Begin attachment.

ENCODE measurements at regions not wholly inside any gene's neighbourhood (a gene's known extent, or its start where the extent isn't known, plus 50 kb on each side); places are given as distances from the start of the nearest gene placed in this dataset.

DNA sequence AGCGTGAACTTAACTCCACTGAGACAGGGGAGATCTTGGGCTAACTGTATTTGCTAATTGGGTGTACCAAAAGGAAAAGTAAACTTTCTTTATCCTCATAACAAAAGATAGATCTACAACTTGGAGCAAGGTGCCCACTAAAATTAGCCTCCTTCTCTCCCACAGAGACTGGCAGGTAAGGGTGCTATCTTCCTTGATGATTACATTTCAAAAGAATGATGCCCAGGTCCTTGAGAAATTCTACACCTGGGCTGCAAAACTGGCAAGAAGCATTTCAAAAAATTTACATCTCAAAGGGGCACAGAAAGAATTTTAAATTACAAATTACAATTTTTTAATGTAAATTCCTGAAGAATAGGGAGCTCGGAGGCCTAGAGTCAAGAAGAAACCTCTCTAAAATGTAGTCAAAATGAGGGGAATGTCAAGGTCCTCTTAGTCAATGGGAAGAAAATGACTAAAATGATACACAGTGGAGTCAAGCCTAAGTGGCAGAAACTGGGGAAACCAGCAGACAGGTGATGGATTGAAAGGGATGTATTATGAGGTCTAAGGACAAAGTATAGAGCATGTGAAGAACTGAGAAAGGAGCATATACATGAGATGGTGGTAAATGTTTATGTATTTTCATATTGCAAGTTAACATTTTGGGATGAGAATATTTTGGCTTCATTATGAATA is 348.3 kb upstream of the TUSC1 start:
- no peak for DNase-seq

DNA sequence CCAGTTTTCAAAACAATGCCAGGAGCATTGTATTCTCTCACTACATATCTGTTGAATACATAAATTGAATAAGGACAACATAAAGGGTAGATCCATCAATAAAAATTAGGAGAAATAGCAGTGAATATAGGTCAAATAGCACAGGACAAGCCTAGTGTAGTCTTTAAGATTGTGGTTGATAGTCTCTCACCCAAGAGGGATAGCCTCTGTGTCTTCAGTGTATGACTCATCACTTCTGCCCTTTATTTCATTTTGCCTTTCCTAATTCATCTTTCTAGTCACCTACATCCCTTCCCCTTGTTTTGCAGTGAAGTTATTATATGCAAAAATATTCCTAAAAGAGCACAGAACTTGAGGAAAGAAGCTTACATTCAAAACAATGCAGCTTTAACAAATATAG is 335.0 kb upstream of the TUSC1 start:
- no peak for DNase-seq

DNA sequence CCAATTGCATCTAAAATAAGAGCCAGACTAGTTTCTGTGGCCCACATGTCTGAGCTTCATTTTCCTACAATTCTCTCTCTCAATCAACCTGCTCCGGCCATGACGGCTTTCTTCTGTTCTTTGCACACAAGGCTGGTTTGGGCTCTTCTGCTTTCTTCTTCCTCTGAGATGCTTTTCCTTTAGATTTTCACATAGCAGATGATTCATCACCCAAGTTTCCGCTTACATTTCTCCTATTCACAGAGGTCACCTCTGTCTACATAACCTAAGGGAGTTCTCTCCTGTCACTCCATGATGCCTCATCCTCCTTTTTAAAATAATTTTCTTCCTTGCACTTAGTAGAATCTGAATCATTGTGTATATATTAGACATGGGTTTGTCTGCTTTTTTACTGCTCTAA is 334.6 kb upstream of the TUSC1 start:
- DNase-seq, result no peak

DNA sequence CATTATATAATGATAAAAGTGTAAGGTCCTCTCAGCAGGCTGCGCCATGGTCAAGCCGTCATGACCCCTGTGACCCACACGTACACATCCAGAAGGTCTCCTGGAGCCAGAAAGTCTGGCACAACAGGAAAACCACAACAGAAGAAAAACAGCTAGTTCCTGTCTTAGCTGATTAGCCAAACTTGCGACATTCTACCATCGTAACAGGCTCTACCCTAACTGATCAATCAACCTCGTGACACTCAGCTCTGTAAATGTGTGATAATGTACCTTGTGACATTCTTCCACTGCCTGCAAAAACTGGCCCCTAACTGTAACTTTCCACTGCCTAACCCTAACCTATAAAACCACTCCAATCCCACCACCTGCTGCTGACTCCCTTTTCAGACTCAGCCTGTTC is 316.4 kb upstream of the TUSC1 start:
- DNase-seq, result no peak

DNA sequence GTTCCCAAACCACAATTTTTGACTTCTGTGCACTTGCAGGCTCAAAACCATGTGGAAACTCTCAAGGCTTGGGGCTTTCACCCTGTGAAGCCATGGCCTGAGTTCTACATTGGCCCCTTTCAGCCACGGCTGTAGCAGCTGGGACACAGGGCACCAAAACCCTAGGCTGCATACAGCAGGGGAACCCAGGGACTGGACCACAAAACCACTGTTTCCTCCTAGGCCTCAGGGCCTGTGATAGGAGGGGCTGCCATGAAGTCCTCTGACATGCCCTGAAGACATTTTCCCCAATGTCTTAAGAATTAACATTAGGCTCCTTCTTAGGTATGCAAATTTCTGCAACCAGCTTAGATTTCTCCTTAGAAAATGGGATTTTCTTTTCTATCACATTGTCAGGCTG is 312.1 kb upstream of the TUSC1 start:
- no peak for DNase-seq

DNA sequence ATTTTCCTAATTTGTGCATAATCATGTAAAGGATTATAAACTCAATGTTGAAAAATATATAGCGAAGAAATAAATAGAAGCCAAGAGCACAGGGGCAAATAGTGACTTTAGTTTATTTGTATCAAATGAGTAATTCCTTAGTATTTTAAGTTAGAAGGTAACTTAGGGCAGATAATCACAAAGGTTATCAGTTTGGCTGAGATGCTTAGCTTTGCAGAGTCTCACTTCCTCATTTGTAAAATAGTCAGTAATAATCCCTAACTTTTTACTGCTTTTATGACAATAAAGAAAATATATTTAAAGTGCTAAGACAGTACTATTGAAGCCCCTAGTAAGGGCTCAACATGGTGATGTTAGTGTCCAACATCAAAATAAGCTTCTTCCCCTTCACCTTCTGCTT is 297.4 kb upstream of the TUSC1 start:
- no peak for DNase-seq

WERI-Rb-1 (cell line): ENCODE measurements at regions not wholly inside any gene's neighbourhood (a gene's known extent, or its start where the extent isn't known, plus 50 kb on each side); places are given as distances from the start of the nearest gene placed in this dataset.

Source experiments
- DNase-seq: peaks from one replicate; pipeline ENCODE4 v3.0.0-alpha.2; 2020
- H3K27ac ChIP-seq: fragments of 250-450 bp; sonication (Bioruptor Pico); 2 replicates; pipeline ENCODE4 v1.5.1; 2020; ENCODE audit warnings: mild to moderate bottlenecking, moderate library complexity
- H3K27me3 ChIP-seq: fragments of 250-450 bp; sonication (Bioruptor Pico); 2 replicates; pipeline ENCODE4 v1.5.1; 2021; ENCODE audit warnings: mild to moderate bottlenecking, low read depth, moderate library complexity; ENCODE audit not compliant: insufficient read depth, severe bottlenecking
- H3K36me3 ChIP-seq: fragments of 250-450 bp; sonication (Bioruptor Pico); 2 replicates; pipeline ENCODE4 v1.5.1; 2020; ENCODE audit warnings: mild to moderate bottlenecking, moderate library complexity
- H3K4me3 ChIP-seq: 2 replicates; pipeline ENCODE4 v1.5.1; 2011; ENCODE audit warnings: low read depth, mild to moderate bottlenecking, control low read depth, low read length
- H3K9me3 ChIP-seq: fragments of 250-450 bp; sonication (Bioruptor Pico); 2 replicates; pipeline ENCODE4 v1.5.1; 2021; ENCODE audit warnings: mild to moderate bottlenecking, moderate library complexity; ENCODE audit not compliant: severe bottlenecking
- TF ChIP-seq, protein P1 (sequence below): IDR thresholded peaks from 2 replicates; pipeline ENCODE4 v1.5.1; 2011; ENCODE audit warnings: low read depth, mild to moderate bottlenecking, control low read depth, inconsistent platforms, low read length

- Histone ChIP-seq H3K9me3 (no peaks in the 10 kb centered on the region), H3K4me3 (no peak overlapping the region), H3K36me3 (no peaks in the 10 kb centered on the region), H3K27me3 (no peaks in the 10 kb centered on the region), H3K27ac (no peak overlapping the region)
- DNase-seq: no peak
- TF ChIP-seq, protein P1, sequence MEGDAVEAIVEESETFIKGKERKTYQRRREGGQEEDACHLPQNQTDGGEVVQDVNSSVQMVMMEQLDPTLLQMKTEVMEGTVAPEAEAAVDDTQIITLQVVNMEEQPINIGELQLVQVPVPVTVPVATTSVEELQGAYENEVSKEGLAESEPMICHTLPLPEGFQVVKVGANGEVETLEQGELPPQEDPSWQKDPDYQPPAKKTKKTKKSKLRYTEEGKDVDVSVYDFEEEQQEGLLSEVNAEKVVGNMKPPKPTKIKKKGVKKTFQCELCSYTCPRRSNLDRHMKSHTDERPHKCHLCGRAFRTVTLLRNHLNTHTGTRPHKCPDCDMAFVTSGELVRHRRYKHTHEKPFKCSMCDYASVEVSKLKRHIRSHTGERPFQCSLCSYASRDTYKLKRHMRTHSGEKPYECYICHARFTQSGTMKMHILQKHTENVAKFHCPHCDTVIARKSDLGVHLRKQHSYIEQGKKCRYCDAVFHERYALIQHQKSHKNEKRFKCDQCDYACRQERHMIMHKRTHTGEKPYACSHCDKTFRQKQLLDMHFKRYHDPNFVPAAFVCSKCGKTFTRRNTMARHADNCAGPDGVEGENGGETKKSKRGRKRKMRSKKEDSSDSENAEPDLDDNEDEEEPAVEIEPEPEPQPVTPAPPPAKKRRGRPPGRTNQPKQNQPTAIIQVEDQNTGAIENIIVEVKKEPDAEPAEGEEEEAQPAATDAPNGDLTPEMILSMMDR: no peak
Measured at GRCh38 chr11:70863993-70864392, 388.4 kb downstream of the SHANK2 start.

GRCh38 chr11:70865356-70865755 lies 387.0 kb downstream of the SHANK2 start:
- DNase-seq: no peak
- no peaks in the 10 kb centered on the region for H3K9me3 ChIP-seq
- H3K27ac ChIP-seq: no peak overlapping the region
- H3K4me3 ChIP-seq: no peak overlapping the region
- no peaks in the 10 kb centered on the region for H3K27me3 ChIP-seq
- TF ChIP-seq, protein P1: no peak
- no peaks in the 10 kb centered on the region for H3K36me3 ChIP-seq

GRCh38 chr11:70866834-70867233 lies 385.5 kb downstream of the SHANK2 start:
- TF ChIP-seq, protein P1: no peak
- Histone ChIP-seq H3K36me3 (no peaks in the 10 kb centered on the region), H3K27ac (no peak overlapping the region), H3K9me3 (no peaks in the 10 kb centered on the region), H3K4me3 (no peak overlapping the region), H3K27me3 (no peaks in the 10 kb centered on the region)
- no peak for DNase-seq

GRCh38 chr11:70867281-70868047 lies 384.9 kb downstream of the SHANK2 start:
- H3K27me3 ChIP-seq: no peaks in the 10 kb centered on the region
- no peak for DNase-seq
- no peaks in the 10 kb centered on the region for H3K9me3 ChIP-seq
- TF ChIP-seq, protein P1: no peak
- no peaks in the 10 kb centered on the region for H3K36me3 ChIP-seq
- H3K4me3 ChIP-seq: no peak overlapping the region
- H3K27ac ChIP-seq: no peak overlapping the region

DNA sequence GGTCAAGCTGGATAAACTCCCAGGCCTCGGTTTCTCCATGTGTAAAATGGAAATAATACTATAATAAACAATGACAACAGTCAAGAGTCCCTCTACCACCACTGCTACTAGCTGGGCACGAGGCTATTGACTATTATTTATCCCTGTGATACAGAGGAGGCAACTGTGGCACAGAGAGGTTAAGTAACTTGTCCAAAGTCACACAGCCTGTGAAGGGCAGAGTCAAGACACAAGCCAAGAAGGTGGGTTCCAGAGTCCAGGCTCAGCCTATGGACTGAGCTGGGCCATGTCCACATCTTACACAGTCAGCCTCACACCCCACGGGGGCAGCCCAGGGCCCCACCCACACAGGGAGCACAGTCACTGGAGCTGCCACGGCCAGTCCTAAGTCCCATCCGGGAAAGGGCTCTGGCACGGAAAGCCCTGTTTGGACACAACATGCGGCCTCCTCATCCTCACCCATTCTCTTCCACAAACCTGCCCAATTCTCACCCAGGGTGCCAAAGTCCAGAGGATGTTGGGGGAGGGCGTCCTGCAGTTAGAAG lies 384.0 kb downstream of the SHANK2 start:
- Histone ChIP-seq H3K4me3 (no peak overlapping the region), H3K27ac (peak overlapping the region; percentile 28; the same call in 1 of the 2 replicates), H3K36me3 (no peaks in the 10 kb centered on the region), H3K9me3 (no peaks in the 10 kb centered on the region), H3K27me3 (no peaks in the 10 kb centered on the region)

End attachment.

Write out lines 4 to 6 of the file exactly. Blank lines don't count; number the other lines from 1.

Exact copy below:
DNA sequence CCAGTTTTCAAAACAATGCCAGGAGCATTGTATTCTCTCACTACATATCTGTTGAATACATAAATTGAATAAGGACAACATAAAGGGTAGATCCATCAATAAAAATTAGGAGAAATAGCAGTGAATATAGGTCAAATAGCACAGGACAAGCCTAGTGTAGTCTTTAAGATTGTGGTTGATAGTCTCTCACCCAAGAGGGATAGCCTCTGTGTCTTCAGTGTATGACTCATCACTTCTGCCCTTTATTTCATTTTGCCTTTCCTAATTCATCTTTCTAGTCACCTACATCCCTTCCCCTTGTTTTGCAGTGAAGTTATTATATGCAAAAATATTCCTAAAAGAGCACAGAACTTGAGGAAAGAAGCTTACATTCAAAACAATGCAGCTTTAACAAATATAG is 335.0 kb upstream of the TUSC1 start:
- no peak for DNase-seq

DNA sequence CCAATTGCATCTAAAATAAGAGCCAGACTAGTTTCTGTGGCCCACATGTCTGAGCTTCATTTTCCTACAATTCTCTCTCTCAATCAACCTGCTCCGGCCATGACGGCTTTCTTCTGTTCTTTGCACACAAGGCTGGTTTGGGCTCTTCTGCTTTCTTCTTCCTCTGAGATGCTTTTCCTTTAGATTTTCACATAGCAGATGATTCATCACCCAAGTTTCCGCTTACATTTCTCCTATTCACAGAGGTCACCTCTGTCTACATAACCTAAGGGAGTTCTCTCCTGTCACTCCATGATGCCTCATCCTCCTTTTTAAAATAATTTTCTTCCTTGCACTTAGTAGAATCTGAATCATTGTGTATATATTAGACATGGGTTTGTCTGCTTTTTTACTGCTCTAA is 334.6 kb upstream of the TUSC1 start: